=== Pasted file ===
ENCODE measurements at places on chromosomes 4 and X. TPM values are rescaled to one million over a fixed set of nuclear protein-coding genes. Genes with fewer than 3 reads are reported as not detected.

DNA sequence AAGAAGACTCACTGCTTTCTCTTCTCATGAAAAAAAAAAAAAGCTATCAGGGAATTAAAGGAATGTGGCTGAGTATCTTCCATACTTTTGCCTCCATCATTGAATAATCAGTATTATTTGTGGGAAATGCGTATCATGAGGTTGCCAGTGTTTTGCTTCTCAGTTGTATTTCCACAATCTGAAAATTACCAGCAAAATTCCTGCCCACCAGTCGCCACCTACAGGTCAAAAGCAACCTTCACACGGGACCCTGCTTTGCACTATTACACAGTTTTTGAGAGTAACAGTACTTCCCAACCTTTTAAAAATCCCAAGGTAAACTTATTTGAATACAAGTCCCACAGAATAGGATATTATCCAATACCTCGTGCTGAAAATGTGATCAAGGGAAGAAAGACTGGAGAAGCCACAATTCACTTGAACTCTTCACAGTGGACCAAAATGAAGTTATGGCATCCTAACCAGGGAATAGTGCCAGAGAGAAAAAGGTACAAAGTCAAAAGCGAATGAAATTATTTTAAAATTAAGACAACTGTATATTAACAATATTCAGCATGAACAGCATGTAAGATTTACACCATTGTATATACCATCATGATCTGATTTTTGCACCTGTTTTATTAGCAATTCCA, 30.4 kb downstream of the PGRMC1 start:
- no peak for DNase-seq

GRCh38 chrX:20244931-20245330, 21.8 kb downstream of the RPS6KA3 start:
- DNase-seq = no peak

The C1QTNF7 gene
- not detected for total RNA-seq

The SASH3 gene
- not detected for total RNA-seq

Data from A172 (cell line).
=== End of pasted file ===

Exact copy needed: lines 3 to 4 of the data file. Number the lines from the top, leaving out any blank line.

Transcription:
- no peak for DNase-seq

GRCh38 chrX:20244931-20245330, 21.8 kb downstream of the RPS6KA3 start: